AirMap and Airways NZ trial drone traffic management system

By on 19 December, 2017

Airmap’s airspace management dashboard. Image provided by Airmap.

New Zealand drone pilots can now request airspace approval from the country’s Civil Aviation Authority from their smartphones at Christchurch, Queenstown and Wanaka airports under a unmanned traffic management (UTM) system trial.

Airways, New Zealand’s air navigation service provider, has partnered with AirMap, California-based drone airspace service provider, to trial their UTM system at selected airports and public lands in the Canterbury and Queenstown regions.

Participants can use AirMap’s iOS and Android apps to seek necessary airspace and public landowner approvals to fly, file flight plans, and access real–time information about other aircraft in the area, allowing them to stay safely separated. This free service will be available over three months from the December 12 kick-off, on public lands in Christchurch City, Selwyn, and Queenstown Lakes District Councils, as well as the three regional airports named above.

Airways says that drone flights are increasing exponentially in New Zealand, with the number of flights recorded increasing from 30 to 600 per week over the past three years. These flights are supporting essential sectors including emergency services and inspections and monitoring in the power and utility industries.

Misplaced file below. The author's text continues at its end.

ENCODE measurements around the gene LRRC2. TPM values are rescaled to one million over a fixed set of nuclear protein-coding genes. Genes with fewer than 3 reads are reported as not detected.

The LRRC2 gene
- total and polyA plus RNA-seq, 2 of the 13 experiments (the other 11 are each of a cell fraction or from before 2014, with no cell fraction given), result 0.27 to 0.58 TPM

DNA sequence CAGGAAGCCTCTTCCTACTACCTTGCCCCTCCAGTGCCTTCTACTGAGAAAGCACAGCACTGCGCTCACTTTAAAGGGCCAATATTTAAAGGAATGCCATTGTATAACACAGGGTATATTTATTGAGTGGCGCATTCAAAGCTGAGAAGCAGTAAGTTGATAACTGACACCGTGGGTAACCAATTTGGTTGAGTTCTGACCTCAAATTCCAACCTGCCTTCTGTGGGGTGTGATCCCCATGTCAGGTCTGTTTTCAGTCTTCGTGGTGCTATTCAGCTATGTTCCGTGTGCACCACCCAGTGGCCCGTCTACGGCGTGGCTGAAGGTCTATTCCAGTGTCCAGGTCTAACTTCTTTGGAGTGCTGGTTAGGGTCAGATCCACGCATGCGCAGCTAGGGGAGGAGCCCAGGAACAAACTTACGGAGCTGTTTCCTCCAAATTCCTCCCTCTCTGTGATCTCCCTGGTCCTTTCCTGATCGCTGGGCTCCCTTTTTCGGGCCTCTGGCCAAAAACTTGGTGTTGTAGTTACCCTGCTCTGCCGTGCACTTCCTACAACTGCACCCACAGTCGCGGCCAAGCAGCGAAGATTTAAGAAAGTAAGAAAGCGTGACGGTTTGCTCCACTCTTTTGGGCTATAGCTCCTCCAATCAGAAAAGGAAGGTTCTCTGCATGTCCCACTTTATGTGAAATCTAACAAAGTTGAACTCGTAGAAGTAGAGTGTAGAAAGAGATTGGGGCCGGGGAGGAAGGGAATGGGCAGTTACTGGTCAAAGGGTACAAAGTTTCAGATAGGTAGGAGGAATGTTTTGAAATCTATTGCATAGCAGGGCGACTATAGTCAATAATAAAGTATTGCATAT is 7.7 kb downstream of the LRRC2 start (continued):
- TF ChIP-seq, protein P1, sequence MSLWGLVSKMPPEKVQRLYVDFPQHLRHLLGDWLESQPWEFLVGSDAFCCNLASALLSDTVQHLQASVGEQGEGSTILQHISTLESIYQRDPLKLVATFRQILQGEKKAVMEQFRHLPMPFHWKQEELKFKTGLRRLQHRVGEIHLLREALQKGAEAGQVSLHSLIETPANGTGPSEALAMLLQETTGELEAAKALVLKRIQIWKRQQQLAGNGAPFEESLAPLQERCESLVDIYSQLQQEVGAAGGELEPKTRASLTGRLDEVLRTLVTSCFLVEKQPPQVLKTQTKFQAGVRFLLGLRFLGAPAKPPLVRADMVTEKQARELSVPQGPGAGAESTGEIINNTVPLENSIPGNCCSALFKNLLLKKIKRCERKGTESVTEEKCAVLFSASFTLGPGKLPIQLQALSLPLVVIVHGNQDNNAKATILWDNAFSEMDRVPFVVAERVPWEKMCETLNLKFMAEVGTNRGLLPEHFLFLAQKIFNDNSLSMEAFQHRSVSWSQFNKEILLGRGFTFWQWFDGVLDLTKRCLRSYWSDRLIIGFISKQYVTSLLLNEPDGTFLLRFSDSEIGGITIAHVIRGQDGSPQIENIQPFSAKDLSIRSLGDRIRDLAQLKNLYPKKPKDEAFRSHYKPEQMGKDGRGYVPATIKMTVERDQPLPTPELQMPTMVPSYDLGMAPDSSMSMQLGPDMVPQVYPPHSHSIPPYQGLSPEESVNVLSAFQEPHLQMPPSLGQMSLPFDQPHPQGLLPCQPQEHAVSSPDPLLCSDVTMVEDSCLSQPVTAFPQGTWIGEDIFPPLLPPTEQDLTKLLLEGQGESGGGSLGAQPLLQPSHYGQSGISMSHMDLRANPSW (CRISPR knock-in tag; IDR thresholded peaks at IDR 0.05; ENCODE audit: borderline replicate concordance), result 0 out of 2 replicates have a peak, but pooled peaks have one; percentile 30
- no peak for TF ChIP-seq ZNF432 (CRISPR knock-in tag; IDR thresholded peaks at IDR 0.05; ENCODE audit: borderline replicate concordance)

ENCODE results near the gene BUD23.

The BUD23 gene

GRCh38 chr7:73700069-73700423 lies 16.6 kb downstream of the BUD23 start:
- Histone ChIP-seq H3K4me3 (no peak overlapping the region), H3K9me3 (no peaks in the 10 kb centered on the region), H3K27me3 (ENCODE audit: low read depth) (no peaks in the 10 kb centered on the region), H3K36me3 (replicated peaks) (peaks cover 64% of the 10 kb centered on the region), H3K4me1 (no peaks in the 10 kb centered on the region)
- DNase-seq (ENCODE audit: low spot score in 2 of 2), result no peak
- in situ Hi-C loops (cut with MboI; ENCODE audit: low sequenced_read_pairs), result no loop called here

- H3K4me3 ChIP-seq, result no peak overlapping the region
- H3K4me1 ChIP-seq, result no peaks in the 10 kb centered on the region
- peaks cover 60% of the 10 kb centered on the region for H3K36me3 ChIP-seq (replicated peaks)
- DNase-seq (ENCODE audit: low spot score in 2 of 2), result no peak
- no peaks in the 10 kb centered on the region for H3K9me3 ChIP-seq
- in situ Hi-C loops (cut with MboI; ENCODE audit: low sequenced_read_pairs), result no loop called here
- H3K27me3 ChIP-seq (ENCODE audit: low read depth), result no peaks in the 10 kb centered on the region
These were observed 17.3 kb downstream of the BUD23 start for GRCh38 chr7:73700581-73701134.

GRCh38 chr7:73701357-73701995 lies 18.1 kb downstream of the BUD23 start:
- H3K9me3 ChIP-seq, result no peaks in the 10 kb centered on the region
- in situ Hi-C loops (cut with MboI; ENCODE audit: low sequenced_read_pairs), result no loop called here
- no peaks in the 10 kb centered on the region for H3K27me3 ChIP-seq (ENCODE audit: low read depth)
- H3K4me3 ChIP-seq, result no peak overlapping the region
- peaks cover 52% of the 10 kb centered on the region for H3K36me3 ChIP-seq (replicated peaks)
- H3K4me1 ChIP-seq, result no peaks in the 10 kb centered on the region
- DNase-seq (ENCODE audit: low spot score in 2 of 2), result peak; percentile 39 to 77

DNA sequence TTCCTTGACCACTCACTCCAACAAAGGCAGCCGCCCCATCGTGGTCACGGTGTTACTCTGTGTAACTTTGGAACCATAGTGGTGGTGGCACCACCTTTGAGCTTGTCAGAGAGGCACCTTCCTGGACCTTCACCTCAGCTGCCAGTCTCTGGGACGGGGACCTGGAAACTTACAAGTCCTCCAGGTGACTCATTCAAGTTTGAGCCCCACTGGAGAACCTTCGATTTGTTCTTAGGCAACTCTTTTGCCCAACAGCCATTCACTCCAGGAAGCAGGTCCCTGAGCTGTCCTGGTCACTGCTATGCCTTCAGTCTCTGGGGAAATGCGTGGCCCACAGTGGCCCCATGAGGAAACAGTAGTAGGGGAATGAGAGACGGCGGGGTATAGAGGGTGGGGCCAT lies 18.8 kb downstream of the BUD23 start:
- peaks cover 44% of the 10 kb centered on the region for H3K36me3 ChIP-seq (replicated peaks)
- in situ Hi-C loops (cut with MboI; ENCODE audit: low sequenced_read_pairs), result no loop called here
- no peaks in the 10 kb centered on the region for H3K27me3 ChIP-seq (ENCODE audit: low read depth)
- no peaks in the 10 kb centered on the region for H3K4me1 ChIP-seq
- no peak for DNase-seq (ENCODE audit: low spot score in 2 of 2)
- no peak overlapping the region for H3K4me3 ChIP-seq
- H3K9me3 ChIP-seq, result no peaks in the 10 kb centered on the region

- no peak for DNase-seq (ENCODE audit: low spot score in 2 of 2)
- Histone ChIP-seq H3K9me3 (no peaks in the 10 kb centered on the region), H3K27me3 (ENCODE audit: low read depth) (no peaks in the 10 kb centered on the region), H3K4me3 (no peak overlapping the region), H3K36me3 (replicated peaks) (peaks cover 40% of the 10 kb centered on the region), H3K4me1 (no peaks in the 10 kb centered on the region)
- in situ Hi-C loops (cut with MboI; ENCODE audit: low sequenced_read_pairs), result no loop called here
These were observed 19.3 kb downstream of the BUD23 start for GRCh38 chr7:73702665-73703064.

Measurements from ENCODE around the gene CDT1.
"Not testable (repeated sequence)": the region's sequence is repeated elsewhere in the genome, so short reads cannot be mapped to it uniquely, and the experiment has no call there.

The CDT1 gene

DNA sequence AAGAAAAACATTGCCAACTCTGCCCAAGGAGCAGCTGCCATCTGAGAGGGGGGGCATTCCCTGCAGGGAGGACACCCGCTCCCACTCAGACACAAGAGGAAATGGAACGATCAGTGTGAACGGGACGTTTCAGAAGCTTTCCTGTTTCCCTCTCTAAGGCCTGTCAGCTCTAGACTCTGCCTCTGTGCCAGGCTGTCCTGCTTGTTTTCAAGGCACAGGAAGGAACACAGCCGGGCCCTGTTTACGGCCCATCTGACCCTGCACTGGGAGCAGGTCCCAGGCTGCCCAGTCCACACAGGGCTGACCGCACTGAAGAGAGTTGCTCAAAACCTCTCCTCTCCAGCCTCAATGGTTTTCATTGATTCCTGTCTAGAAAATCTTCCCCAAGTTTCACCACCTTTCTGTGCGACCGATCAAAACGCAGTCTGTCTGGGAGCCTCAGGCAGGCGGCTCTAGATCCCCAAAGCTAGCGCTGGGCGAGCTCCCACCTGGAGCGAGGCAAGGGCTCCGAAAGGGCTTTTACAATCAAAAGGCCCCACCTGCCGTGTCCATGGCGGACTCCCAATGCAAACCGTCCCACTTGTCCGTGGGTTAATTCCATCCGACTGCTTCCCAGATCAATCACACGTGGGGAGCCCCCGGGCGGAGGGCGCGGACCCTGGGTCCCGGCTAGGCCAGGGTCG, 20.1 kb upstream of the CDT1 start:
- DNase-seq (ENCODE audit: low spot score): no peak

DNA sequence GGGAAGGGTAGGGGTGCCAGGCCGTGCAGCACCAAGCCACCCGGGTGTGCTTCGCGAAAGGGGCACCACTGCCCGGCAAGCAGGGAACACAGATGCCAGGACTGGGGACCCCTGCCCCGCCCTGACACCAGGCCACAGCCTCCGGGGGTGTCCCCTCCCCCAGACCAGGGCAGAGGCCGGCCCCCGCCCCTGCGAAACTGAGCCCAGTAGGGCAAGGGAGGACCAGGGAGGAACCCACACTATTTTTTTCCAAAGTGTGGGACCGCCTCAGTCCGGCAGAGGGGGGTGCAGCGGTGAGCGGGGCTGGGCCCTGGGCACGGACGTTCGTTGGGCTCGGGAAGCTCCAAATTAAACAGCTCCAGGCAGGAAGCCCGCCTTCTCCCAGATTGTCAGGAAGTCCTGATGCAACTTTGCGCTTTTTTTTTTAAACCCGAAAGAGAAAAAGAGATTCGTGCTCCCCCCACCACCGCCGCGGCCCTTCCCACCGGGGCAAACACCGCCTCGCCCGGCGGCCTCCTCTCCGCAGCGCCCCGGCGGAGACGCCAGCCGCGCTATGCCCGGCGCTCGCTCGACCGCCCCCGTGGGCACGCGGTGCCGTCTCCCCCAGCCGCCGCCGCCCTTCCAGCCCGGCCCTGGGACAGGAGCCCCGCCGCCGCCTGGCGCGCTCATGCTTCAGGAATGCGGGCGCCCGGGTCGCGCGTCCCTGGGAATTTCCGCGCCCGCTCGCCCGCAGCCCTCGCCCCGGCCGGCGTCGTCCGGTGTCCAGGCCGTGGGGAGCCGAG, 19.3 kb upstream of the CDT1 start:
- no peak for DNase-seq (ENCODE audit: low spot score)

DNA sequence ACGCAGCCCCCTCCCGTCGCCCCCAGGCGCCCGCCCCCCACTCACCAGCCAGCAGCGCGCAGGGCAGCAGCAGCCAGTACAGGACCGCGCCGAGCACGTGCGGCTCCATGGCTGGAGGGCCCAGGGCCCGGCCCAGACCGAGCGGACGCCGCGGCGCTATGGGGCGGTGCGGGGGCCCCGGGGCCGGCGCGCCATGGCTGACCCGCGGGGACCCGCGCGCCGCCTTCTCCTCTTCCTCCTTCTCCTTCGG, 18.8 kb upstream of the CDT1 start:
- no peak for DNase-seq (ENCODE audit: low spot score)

Airways Chief Executive Officer Graeme Sumner said that Christchurch and Queenstown have been selected for the trial because of the combination of rural and urban landscapes the regions provide.

“The trial is an important step in investigating how Airways could develop a UTM system that safely integrates drones into New Zealand’s wider air traffic control network. There is potential for New Zealand to become a test-bed for the UAV industry through the implementation of a system that supports growth and development in a safe manner,” he said.

Airways has collaborated with local airports and authorities including councils and emergency services on the trial. This means AirMap users will be able to get automated approval to fly in public areas, including parks and reserves. Authorities can also share real-time updates about the location of events, community gatherings, emergencies and other areas to avoid.

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